Long-term effects of delayed graft function duration on function and survival of deceased donor kidney transplants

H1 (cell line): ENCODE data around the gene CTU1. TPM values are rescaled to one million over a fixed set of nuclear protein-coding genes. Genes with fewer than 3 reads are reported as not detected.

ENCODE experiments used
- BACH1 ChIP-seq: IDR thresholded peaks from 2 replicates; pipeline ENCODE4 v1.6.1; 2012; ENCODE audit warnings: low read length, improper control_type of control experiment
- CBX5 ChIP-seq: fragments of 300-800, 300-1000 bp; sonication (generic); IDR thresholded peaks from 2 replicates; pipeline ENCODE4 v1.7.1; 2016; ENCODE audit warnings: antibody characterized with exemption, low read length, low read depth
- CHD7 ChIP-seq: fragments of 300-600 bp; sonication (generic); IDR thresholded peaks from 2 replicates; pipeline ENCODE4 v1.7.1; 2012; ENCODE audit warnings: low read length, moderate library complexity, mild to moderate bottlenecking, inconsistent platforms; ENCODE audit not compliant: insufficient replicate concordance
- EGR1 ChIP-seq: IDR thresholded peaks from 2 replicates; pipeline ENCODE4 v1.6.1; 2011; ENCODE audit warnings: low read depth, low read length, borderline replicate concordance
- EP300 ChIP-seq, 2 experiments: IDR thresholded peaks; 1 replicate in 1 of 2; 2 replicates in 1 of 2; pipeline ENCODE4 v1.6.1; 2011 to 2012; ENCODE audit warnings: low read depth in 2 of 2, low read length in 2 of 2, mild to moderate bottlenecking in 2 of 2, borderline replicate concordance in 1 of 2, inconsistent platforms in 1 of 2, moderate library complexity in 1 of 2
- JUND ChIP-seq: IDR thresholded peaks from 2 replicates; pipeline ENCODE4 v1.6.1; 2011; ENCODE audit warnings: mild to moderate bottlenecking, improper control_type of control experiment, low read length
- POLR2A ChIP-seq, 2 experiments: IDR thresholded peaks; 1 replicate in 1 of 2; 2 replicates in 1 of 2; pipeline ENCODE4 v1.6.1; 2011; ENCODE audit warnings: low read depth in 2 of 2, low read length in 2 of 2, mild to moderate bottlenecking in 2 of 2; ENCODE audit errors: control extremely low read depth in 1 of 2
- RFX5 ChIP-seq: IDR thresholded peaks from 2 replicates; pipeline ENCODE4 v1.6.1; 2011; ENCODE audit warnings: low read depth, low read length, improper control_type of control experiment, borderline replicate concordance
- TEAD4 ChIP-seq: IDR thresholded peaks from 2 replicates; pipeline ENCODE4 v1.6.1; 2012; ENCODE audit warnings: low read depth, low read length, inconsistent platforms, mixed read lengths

Abstract Introduction: Delayed graft function (DGF) is a frequent complication after deceased donor kidney transplantation with an impact on the prognosis of the transplant. Despite this, long-term impact of DGF on graft function after deceased donor kidney transplantation has not been properly evaluated. Objective: The main objective of this study was to evaluate risk factors for DGF and the impact of its occurrence and length on graft survival and function. Methods: A retrospective cohort study was performed in 517 kidney transplant recipients who received a deceased donor organ between January 2008 and December 2013. Results: The incidence of DGF was 69.3% and it was independently associated with donor's final serum creatinine and age, cold ischemia time, use of antibody induction therapy and recipient's diabetes mellitus. The occurrence of DGF was also associated with a higher incidence of Banff ≥ 1A grade acute rejection (P = 0.017), lower graft function up to six years after transplantation and lower death-censored graft survival at 1 and 5 years (P < 0.05). DGF period longer than 14 days was associated with higher incidence of death-censored graft loss (P = 0.038) and poorer graft function (P < 0.001). No differences were found in patient survival. Conclusions: The occurrence of DGF has a long-lasting detrimental impact on graft function and survival and this impact is even more pronounced when DGF lasts longer than two weeks.